Edible flowers, a business with a future that promotes restaurants in Spain

Not all flowers can be eaten, but those that do dress salads, dishes, and sweets with intense colors and flavors, an upward trend in restaurants after reopening after the worst months of the pandemic. This is evidenced by the fact that orders to Spanish producers have skyrocketed.

Violas or mini pansies, rose petals and garlic, wallflower, jasmine, or fennel flowers are some examples of the ingredients that can distinguish a meal or dinner, and that in addition to adding beauty to the dish.

After the year 2020, which was catastrophic for both decorative cut flowers and edible flowers, several operators of the latter business have agreed to assure Efe that the demand for orders has skyrocketed in preparation for the upcoming holidays. The CEO of the edible flower producer Innoflower, Laura Carrera, acknowledges that “eating flowers is not normal”, although there are references to it that date back more than 2,000 years in China and other later ones from classical Rome.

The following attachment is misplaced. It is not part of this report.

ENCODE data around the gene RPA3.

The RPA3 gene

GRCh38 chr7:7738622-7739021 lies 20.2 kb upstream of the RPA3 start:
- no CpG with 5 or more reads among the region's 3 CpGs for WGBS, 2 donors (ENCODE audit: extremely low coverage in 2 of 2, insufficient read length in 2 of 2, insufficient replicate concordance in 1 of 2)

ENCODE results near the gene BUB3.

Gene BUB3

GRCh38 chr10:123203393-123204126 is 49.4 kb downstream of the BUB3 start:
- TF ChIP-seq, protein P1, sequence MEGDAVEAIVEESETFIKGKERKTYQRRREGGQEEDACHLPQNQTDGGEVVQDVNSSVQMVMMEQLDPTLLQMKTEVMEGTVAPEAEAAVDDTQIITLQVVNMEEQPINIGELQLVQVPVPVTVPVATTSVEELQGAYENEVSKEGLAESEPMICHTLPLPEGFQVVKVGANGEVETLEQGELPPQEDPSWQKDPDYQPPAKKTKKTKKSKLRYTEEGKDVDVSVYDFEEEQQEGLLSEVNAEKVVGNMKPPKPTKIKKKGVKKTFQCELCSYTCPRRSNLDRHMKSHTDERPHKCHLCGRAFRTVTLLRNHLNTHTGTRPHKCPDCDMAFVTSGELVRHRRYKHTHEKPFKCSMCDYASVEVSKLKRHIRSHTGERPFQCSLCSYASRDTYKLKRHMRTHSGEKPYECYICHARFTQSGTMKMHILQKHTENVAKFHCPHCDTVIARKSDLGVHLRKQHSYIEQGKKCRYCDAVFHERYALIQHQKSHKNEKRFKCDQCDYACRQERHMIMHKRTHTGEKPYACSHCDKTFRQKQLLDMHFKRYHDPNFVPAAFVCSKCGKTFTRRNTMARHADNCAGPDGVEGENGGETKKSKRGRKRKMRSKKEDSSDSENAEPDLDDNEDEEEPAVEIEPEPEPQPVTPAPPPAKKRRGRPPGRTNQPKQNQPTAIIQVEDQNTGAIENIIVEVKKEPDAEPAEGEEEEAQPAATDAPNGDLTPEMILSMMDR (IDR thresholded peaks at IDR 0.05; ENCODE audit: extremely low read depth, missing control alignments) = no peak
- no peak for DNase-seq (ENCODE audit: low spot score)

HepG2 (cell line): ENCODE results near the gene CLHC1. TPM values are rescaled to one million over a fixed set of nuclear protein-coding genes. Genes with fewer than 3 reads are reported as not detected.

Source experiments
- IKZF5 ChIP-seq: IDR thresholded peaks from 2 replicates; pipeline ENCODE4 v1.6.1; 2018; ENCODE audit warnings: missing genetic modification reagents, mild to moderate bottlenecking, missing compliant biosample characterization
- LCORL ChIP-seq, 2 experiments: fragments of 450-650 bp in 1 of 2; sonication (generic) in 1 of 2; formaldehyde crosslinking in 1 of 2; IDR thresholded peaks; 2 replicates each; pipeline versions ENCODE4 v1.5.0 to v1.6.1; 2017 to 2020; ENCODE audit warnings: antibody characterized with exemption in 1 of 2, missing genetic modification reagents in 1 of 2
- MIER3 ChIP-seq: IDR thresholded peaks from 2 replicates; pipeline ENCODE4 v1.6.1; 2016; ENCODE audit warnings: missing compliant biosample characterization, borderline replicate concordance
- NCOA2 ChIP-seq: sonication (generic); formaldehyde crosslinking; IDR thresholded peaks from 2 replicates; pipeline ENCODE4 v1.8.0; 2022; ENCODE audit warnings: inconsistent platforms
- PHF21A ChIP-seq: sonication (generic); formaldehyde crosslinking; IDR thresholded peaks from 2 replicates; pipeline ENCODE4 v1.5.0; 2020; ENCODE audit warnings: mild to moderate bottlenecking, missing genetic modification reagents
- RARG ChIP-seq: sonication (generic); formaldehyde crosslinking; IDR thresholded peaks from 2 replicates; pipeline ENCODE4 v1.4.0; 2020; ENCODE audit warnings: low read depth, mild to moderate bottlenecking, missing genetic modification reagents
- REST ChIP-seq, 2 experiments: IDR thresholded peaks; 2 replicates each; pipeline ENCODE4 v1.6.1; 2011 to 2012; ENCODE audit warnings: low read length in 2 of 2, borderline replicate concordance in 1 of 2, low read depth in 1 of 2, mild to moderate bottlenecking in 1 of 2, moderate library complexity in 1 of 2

“With the popularization of ‘nouvelle cuisine’ from the 70s and 80s, edible flowers became fashionable again,” he recalled before noting that in Spain there is a long tradition, for example, of seasoning dishes with the pistils of the crocus flower. This company, based in Zaragoza (northeast Spain) and farms in that province and in Soria (center), has a wide assortment of more than half a hundred edible flowers that serve 52 weeks of the year. “There are sweet, bitter, salty flowers or with metallic notes that provide texture and color and that, in some cases, can change the flavor of the dish: the chefs have the magic,” he commented.

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